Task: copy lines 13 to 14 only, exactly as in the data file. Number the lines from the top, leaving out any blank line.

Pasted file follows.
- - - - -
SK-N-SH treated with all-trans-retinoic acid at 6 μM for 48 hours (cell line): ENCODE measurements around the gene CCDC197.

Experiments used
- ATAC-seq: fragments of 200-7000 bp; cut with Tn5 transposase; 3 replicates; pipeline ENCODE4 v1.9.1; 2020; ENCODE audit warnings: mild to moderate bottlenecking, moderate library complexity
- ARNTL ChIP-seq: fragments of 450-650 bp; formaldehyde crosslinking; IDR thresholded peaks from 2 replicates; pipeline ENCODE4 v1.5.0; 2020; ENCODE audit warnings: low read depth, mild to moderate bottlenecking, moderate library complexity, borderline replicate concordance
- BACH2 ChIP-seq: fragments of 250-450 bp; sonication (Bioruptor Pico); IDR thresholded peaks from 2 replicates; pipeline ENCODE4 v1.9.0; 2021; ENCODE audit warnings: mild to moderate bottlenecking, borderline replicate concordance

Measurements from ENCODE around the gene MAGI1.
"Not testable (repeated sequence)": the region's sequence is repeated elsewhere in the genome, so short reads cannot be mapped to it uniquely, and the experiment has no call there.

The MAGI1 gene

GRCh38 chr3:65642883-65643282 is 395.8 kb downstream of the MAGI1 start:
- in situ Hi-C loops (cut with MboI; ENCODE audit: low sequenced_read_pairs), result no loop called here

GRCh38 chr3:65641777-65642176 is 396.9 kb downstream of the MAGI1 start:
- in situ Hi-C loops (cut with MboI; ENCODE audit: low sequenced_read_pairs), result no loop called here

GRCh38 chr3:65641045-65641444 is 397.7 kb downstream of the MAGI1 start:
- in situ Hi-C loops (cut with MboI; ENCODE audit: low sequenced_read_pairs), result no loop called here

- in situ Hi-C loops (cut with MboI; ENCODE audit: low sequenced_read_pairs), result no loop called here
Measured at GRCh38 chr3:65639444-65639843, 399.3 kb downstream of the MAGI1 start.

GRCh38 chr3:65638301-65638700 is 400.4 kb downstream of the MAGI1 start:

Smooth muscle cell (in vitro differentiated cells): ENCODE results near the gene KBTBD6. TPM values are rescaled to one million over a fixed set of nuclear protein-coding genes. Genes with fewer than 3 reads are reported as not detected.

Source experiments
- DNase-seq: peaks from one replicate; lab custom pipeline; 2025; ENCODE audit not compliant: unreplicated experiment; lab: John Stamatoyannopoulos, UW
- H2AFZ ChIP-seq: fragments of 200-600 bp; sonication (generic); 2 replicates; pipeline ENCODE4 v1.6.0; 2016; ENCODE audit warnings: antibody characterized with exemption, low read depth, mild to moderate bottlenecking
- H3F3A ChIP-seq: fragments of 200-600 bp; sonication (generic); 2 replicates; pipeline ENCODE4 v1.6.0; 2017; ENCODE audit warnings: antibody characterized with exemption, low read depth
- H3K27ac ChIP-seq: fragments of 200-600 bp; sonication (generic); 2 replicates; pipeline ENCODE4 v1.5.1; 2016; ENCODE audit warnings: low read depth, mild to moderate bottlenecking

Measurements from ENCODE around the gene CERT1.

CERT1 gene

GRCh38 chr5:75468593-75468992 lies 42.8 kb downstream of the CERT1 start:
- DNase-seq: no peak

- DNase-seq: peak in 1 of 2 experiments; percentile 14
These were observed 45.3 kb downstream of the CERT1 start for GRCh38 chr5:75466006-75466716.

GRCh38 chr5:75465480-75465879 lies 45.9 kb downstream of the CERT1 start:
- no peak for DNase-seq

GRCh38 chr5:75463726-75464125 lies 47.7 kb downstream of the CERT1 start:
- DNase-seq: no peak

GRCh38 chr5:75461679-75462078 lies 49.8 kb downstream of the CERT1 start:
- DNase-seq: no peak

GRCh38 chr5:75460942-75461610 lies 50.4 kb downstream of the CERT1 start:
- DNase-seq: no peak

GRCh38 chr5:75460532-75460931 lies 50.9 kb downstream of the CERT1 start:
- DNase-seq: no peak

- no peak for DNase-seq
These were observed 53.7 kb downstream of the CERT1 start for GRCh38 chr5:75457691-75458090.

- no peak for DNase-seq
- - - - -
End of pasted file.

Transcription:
GRCh38 chr3:65641045-65641444 is 397.7 kb downstream of the MAGI1 start:
- in situ Hi-C loops (cut with MboI; ENCODE audit: low sequenced_read_pairs), result no loop called here